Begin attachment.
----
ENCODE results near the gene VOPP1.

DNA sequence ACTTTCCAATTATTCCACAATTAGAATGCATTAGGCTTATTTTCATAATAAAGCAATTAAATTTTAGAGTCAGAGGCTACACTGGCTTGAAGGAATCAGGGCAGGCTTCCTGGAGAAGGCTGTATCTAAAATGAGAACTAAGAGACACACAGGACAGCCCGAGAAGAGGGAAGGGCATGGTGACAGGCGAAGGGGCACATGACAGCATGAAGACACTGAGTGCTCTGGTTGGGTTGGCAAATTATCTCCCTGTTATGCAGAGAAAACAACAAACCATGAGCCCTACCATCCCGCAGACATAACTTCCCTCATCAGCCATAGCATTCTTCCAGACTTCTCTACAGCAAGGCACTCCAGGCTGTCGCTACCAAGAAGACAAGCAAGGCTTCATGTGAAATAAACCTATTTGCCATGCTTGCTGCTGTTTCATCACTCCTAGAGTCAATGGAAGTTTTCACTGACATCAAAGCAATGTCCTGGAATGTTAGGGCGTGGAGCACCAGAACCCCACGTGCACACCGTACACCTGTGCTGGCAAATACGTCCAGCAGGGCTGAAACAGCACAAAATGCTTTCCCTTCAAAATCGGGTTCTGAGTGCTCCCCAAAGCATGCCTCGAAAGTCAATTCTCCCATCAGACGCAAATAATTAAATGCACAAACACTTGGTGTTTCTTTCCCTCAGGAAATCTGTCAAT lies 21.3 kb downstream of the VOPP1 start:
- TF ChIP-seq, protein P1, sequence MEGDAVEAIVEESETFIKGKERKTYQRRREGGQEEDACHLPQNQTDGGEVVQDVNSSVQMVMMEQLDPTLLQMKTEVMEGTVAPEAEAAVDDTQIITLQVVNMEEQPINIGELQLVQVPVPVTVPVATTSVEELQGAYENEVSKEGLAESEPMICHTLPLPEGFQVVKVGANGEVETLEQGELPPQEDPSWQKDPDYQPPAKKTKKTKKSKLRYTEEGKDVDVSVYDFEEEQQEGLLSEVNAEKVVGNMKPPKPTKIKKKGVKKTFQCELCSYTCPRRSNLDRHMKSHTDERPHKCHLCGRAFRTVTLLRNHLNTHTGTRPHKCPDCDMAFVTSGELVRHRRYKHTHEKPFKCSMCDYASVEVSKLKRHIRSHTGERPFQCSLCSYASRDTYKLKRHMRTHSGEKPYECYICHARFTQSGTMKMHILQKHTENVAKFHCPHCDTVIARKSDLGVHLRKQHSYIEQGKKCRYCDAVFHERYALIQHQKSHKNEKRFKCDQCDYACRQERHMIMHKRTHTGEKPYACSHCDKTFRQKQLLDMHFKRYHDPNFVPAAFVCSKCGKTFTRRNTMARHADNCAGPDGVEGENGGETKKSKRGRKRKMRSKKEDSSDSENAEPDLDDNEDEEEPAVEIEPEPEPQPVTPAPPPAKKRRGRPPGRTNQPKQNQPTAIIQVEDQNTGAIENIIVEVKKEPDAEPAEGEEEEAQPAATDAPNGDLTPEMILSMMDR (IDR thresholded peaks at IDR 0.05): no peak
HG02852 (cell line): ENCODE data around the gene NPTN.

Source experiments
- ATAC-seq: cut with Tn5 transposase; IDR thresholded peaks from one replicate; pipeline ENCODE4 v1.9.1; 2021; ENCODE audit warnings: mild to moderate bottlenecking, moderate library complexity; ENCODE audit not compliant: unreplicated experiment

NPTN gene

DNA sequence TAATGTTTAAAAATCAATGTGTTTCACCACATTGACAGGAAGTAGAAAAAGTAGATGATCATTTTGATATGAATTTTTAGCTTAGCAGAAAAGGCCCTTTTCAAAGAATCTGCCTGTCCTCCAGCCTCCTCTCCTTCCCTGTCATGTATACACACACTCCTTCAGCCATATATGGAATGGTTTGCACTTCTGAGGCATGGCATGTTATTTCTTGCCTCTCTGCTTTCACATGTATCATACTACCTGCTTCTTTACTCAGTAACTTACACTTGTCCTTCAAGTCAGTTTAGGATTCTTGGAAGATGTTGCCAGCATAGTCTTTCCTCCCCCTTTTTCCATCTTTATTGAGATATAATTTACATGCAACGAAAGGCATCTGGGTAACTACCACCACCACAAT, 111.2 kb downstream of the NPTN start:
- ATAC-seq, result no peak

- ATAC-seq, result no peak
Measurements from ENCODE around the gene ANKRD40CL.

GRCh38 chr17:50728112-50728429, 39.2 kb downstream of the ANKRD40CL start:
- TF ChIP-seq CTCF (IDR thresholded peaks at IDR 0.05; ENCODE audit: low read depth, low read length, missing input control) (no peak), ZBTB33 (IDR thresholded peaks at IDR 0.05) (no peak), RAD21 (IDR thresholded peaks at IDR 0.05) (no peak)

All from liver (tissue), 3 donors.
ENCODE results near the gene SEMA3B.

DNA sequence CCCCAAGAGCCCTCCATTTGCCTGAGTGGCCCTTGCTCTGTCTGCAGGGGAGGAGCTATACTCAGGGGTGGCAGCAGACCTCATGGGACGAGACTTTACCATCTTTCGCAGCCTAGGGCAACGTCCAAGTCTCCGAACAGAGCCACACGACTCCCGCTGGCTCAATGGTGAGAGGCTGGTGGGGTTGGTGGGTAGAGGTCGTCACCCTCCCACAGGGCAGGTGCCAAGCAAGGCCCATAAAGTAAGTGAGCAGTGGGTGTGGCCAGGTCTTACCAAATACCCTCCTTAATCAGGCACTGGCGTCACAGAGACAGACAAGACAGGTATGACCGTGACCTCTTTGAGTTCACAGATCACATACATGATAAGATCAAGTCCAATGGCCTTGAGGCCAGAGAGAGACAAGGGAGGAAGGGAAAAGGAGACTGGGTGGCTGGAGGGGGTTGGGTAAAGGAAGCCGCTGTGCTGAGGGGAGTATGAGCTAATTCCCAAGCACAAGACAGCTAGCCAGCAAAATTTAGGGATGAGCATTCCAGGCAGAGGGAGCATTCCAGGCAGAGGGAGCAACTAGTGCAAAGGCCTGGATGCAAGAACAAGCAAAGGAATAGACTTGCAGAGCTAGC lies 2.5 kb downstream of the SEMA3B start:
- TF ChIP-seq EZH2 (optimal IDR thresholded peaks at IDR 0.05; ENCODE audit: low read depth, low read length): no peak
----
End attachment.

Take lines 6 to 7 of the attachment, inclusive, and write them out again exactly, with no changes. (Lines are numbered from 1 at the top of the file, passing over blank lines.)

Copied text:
- ATAC-seq: cut with Tn5 transposase; IDR thresholded peaks from one replicate; pipeline ENCODE4 v1.9.1; 2021; ENCODE audit warnings: mild to moderate bottlenecking, moderate library complexity; ENCODE audit not compliant: unreplicated experiment

NPTN gene